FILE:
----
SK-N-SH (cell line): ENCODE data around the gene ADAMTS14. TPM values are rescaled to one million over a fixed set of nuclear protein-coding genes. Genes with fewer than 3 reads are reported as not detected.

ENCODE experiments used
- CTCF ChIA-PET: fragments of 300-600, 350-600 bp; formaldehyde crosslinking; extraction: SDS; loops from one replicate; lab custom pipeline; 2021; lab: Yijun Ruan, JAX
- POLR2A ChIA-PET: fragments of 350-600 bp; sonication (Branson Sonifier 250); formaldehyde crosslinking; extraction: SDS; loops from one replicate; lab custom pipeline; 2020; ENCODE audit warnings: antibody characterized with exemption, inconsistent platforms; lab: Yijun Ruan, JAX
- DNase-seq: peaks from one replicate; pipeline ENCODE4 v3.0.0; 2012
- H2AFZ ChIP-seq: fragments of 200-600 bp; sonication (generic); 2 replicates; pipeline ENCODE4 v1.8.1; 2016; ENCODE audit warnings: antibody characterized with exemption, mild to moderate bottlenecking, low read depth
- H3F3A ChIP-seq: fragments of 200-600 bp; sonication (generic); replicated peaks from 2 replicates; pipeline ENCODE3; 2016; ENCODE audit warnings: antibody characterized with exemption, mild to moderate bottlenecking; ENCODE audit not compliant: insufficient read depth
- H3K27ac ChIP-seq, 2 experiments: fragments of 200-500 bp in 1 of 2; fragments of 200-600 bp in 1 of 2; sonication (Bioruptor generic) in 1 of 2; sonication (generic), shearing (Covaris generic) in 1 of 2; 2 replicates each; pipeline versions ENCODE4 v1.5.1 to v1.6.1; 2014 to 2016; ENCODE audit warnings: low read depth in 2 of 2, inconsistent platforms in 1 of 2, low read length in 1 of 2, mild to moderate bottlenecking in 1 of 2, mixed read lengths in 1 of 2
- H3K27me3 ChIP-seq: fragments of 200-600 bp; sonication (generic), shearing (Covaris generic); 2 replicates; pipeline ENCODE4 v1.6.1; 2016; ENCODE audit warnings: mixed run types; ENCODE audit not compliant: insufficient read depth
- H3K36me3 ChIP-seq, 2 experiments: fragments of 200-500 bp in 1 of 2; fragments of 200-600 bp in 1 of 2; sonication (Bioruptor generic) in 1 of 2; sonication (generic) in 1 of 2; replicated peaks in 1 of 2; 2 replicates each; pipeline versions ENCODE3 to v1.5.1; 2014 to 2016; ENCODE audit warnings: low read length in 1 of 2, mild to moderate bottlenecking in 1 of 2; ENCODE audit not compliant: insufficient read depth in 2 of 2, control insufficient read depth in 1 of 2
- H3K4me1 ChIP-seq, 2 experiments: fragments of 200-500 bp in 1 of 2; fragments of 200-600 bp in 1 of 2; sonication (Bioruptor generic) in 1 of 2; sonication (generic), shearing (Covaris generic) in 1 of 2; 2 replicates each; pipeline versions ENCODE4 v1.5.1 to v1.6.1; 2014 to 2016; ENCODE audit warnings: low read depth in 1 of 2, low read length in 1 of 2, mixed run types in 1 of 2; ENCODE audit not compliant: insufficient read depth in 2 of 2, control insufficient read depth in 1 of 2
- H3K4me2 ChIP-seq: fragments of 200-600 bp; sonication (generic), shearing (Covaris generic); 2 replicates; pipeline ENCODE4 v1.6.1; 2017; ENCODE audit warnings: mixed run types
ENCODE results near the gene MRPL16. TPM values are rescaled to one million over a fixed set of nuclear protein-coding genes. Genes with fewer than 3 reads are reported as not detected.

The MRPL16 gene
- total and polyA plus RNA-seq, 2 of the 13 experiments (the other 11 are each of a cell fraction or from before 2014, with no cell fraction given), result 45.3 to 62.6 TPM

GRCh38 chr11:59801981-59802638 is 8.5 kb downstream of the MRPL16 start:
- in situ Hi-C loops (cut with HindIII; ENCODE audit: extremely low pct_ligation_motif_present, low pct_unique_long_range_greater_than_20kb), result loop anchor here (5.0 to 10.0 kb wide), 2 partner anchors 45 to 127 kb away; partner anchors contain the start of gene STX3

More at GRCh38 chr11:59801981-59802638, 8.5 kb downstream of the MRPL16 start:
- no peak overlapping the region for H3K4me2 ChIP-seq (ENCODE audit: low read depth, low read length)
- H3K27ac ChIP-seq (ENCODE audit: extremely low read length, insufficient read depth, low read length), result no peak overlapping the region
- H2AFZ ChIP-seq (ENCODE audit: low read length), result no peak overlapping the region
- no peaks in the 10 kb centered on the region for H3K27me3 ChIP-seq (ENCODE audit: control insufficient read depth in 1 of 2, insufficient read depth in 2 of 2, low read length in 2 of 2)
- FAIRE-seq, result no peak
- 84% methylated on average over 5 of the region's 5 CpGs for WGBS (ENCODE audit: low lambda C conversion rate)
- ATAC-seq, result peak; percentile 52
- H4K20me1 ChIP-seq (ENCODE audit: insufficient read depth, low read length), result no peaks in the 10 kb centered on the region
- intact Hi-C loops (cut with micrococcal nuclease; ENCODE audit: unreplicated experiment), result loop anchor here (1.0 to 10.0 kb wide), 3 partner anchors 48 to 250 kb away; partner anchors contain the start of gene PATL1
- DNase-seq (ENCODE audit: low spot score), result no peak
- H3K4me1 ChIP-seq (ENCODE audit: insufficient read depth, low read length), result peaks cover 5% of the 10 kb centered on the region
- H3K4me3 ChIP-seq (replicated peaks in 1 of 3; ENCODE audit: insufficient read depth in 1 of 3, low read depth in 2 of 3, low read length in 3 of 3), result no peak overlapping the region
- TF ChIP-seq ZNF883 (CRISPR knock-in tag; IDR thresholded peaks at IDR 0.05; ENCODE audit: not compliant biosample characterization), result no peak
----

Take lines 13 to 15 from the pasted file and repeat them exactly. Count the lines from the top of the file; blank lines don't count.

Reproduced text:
ENCODE results near the gene MRPL16. TPM values are rescaled to one million over a fixed set of nuclear protein-coding genes. Genes with fewer than 3 reads are reported as not detected.

The MRPL16 gene
- total and polyA plus RNA-seq, 2 of the 13 experiments (the other 11 are each of a cell fraction or from before 2014, with no cell fraction given), result 45.3 to 62.6 TPM